Tag Archives: analysis

‘A Conflict of Beliefs’ — a bad document for Orthodox Anglicans and differences with The Episcopal Church

Update: See this post about the leader of a Bible-based cult who was given two consecutive life sentences in Durham, N.C., on July 5, 2013.

Sustain your “Orthodox Anglican” identity by embracing Bible-thumping primitivism.

Ignore each chance for thoughtful engagement and instead force the false choice of heretical liberalism or fundamentalist quote-mongering.

I want to explain why these are the take-away lessons from the document entitled “A Conflict of Beliefs: Orthodox Anglicanism and The Episcopal Church.”

(The document isn’t especially new, although it was recently given some renewed exposure by someone in my county. I find the underlying lack-of-thinking especially annoying.)

Read the document, linked above, or briefly revisit it. Consider the possible reasons why The Episcopal Church leaders make some of their statements. Then, consider these brief points:

1. Scholarship — yea, even conservative, traditionalist scholarship — has illuminated and contextualized books of the Holy Bible and its (human) writers. “A Conflict of Beliefs” pits liberal, progressive, yea even heretical scholarly views against the primary source material.

In other words, the document is a comparison of apples to apple fritters and apple tarts and artificially-flavored-10-percent-real-fruit-deep-fried-pre-packaged apple pie snacks.

Why not answer scholars with scholars? Because the Bible is adequate? Sure it is — read No. 2.

2. Snake-handlers in the Appalachians support their practice with Scripture, with Biblical authority, taking the language in its plainest sense and applying it to their lives. What does that have to do with “A Conflict of Beliefs”? Well, having gone to various types of Christian schools and churches my entire life, I would like to testify that snake-handlers have everything to do with the silliness behind “A Conflict of Beliefs.” That’s because in less audacious areas of life, evangelicals (and “Orthodox Anglicans”?) do the same types of things based on the same near-drought levels of Scriptural warrant, and encourage others to do so, too. Should the snake-handlers interpret things differently? Really? So you’re making an interpretive move against the plain sense of Scripture? Kind of like The Episcopal Church leadership quoted in “A Conflict of Beliefs”? Sure, it’s not the same thing, is it?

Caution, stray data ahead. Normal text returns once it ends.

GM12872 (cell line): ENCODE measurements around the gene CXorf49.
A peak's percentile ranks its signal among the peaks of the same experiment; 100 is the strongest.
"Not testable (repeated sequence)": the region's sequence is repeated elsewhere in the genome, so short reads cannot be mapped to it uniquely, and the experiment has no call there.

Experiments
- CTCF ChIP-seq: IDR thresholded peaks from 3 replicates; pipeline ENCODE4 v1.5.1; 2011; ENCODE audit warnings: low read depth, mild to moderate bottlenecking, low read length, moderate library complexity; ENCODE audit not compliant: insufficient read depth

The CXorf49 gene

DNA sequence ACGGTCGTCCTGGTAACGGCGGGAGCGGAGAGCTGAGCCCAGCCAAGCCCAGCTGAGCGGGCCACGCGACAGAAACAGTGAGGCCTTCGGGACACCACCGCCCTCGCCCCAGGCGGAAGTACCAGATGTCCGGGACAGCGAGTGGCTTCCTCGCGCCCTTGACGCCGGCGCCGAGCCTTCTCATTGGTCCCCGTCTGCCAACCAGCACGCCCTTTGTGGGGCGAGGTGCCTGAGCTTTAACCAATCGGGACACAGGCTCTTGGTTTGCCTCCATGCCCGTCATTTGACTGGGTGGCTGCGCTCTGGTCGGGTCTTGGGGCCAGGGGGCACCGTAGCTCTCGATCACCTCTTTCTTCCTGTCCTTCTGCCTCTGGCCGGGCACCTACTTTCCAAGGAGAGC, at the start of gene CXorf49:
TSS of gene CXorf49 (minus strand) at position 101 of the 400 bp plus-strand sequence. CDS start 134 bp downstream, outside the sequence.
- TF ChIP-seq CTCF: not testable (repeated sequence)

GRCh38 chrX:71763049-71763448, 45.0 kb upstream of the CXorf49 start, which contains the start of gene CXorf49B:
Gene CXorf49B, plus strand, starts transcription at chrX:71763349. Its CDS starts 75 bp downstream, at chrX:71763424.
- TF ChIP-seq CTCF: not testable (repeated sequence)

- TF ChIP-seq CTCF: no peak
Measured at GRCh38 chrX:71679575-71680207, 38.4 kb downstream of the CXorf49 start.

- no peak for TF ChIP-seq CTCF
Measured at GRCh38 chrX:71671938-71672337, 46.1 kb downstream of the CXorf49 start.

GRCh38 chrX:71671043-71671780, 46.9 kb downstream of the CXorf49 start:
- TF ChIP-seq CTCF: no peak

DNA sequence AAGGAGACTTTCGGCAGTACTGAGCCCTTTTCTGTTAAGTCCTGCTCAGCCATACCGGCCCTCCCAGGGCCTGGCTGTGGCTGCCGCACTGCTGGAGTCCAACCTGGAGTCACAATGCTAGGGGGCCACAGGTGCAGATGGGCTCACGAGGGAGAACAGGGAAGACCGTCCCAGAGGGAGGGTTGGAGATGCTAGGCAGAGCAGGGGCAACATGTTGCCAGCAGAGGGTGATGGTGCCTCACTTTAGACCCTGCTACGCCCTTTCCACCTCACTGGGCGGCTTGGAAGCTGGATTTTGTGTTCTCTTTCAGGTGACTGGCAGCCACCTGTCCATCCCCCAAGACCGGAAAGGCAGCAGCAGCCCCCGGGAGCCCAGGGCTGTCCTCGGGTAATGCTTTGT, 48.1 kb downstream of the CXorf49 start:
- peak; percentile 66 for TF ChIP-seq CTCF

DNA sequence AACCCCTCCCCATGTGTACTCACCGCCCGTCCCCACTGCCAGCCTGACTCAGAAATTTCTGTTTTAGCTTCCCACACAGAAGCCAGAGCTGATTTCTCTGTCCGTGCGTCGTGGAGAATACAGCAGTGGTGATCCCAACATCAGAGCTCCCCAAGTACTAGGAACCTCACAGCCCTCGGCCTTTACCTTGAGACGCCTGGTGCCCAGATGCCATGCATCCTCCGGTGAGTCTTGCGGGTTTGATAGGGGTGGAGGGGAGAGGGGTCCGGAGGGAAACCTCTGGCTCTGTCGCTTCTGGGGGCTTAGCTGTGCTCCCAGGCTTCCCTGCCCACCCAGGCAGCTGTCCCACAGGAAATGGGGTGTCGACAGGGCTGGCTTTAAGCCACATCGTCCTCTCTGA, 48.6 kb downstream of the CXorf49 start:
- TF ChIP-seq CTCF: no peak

So why not provide some context from contemporary scholars or theologians — pick your favorite seminary, heck, pick your favorite Presbyterian — who can use context and explanation for “Orthodox Anglican” views? 

By the way, the Appalachian snake-handlers are not fully compliant with Luke 10:19, which in the New International Version reads, “I have given you authority to trample on snakes and scorpions and to overcome all the power of the enemy; nothing will harm you.” I’m not sure if snake-handlers trample on snakes, but at least they’ve obtained the means for obedience. But I’ve never seen or heard of them messing with scorpions. Perhaps grace-filled living would spur me to realize scorpions don’t live in the Appalachians.

3. Satan quoted Scripture to Jesus (Luke 4:9-11). Satan encouraged Jesus to take the Scriptures authoritatively. How funny that the only thing “A Conflict of Beliefs” encourages us to do is to follow Satan’s lead, with only three brief exceptions of the 39 Articles and a quotation from an ex-Episcopalian minister. Honestly, the inclusion of the 39 Articles and the minister’s quotation seem out of place — they aren’t Bible verses! After so many Bible verses, who even needs the 39 Articles or the minister?

For that matter, who needs anything in the Book of Common Prayer? Who needs any commentaries? Who needs any scholarship? Who needs any sermons or homilies? Who needs a Bible dictionary or a concordance?

These things just get in the way of Bible-thumping primitivism.

And let’s face it. Once you’ve made liberalism and liberals the target, you can use the Bible to usher-in all kinds of not-liberalism. The Bible can say anything you want it to say, and I guess that’s fine by “Orthodox Anglicans.”

Knowledge-worker productivity

Paul Reiser of "Mad About You" at 20...Paul Reiser once said historians will one day record that our cities were built as construction workers stood around and whistled at women — and the buildings just appeared.

Now I realize how “knowledge workers” get their tasks done. They sit in meetings, and books are written, reports are filed, youth are educated, projects are planned — just like that, as if the pressure between the posterior and the chair yields paper print-outs and computer codes.

‘The dirty, rotten, filthy, stinking rich’

“The rich are a class of clones, an elite cabal of likeminded individuals, an assembly bonded in groupthink, a gaggle of Republican gangsters. Therefore, George Soros isn’t rich.” Read the rest here.

Cautionary note on the use of the word ‘secularism’